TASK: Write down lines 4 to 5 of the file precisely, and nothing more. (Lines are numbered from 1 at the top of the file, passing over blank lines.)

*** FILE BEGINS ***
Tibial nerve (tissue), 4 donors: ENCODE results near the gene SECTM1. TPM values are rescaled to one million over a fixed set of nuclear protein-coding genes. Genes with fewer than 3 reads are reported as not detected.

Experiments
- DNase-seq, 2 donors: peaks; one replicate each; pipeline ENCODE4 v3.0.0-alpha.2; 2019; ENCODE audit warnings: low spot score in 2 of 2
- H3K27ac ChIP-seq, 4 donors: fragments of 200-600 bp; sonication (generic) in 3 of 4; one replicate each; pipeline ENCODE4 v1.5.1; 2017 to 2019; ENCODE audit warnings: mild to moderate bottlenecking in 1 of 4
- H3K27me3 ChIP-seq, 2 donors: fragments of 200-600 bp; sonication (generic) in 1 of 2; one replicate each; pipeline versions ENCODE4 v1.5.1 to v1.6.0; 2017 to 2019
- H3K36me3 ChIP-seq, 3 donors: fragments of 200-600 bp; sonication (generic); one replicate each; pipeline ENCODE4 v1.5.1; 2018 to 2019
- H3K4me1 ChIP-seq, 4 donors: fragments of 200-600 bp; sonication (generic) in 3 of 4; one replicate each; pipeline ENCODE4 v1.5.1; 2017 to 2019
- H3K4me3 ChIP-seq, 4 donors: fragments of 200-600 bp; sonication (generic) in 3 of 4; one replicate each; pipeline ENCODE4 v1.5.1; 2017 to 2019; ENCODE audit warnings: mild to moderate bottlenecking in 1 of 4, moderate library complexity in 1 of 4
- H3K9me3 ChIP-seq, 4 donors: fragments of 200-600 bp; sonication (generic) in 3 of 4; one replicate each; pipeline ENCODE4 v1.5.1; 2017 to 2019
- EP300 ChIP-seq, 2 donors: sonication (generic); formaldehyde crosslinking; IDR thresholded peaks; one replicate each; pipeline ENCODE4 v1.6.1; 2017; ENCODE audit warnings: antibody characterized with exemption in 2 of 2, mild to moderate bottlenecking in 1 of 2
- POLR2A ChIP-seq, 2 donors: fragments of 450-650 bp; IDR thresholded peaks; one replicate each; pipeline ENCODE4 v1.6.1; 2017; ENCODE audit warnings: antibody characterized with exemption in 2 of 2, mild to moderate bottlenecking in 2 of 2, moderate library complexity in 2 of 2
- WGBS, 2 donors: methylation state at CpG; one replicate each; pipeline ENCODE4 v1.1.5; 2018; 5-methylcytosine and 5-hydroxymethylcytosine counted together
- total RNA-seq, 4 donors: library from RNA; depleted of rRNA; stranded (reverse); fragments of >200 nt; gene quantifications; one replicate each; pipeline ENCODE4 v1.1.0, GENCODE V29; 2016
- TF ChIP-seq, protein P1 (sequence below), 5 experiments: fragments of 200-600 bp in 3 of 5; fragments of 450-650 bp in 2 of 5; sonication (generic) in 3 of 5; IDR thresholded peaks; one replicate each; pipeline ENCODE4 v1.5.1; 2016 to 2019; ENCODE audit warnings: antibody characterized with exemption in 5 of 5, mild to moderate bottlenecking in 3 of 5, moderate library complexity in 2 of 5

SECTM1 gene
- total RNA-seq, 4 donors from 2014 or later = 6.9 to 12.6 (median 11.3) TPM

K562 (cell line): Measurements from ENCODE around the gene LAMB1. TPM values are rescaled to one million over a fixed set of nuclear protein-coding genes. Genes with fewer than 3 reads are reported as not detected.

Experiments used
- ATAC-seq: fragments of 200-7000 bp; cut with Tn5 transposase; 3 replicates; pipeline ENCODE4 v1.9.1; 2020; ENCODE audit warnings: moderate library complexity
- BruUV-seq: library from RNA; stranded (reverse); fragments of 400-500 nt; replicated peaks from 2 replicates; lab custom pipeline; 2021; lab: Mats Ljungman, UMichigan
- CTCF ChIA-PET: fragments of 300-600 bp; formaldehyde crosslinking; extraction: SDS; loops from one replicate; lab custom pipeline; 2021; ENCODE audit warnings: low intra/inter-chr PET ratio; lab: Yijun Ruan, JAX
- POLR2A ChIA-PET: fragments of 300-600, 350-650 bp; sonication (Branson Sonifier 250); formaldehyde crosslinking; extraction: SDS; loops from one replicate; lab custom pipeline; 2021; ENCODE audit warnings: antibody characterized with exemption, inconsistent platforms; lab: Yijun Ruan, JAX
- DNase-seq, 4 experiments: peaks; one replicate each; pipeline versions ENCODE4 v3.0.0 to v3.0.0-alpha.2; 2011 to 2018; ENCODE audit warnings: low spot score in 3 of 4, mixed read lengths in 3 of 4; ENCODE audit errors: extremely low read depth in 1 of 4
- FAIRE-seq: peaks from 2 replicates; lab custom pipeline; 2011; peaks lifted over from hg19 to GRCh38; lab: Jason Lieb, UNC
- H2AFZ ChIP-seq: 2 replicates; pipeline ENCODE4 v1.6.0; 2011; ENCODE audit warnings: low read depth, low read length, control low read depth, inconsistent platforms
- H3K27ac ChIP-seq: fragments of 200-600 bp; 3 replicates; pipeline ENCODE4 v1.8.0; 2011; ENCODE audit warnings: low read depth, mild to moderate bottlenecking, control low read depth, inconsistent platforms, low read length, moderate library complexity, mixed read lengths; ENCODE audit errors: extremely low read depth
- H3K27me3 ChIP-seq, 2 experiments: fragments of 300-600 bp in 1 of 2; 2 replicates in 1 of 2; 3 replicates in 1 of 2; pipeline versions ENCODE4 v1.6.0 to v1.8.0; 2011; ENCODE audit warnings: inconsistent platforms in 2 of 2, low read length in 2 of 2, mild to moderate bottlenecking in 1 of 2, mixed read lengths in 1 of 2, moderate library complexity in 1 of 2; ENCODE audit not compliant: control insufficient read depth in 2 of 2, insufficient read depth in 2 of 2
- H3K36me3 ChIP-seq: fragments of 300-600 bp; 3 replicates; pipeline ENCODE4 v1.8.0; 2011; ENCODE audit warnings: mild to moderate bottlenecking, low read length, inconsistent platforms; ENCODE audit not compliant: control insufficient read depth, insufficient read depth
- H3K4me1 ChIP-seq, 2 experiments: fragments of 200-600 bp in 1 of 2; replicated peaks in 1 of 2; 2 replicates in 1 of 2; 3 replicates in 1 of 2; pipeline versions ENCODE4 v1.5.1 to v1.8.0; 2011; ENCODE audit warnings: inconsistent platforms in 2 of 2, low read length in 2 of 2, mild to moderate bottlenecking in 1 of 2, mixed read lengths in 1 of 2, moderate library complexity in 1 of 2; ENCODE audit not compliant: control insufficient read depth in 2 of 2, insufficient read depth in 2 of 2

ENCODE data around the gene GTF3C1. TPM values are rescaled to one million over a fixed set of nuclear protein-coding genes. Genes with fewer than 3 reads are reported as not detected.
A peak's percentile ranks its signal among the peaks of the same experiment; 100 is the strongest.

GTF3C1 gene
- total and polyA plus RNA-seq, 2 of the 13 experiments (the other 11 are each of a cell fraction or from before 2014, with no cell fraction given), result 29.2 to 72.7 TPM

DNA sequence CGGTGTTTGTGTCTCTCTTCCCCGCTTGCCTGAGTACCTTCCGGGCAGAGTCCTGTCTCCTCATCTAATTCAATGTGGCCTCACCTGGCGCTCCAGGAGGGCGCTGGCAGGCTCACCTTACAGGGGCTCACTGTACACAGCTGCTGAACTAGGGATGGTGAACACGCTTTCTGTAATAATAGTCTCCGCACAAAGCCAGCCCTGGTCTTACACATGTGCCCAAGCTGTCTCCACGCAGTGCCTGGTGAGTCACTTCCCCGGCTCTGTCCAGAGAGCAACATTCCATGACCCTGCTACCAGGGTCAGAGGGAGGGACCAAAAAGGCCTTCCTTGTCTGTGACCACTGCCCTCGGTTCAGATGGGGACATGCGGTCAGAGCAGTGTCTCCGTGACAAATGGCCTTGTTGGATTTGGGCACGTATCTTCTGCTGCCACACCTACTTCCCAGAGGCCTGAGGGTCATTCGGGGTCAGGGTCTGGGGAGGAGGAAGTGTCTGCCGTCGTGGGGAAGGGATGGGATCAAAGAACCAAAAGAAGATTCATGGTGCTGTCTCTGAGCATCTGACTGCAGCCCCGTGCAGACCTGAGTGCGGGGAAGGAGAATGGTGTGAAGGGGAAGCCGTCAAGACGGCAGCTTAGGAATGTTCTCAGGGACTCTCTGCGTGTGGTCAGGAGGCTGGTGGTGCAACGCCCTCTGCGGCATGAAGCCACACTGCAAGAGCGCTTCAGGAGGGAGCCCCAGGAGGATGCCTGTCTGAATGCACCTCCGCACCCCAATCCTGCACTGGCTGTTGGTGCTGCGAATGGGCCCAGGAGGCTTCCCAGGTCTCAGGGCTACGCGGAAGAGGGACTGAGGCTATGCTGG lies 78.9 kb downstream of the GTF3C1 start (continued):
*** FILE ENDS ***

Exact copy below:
- H3K27ac ChIP-seq, 4 donors: fragments of 200-600 bp; sonication (generic) in 3 of 4; one replicate each; pipeline ENCODE4 v1.5.1; 2017 to 2019; ENCODE audit warnings: mild to moderate bottlenecking in 1 of 4
- H3K27me3 ChIP-seq, 2 donors: fragments of 200-600 bp; sonication (generic) in 1 of 2; one replicate each; pipeline versions ENCODE4 v1.5.1 to v1.6.0; 2017 to 2019